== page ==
David Epstein: It really reminds me of when I used to--you know, for my last book, when I was looking through literature on speed typing, actually. So, it turns out, what most people do is, we get to a certain speed of typing that's like fast enough and there's nothing pushing us beyond that; and we settle into it. When in fact you could get much, much faster. But what you have to do is basically set a metronome at a little bit faster than you go now; ignore the mistakes; just go at that speed. And you take it up little by little, and you can like double your typing speed. But that's not our natural orientation, right? It's to get to a certain place and then sit in the hammock. And, gosh, now I'm mad I didn't use that hammock in my book. But it reminds me of one of my favorite--this might be related--one of my favorite phrases that stuck in my head in the book was from Herminia Ibarra, professor of organizational behavior, which is, 'We learn who we are in practice, not in theory.' And I think there's a huge industry of, like, self-help and personality tests that either explicitly or implicitly want to convince us that we can just take that test and introspect, and know what's best for ourselves. But, in fact, our insight into ourselves is constrained by our roster of experiences. And so, the only way to find out what else is out there and what might fit better is to try some stuff. And while experimentation seems like it might be a waste of time, or it might be scary, that some of the people I think I write about in the book end up sort of, in fact, being generalists because what they were trying to do is zigzag till they could kind of triangulate the best spot for themselves. And they end up having a lot of different experiences because that's how they get to know themselves and their skills. It wasn't that they were just trying to be broad. But their just changing things, this experimentation really teaches you about who you are in practice, because we're not as good at introspecting that as we think. And it makes me think--and I wonder--I was just reading some research by LinkedIn's chief economist that showed one of the main predictors other than going to a Top-5 MBA [Masters of Business Administration] program--whether that was because of the school or the student selection, who knows?--but, of becoming an executive when they looked at a half million members was the number of different job functions that someone had worked across in the industry. And I wonder--maybe that's because--I think the chief economist suggests it's probably because those people get a well-rounded view of the industry, which could be. But I also wonder if some of that is they are going through this form of personal experimentation where they learn what's possible; they learn what they are good at and other interests; and maybe they are able to find a place where they fit. And I think we have to realize we can't just do that without experimenting. We can't just, you know, introspect everything about ourselves. Like, that would seem crazy when we were younger, to think that we could just like sit around and introspect and know everything about ourselves, without trying things.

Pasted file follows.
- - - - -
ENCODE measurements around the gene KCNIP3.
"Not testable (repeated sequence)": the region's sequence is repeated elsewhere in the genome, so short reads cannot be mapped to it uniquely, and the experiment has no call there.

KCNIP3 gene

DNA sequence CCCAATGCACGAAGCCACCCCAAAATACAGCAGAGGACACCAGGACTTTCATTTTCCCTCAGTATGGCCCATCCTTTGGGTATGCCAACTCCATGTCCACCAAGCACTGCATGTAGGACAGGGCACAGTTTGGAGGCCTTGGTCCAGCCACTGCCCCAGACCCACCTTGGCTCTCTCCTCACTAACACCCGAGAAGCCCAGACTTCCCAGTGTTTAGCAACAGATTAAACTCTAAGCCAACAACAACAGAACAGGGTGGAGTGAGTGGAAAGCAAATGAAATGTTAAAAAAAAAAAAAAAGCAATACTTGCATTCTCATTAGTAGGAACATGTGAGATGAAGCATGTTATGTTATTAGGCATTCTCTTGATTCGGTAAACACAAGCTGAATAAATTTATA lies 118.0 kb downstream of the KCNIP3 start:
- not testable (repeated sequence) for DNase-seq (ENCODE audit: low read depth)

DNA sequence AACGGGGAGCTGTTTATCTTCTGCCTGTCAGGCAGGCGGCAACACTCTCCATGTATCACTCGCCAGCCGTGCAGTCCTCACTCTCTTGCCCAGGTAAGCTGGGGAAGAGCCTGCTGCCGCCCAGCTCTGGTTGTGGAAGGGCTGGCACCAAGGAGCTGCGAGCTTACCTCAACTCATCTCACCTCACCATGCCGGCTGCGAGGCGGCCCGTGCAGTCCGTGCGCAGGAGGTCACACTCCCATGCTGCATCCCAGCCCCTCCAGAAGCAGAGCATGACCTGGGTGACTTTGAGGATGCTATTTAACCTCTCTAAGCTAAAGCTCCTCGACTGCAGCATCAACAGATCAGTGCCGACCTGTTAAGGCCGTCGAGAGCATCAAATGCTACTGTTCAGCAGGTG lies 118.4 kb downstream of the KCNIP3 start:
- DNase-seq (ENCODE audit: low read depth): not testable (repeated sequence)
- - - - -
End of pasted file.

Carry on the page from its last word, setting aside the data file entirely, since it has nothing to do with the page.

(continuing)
Russ Roberts: That is so deep. I mean, it seems obvious.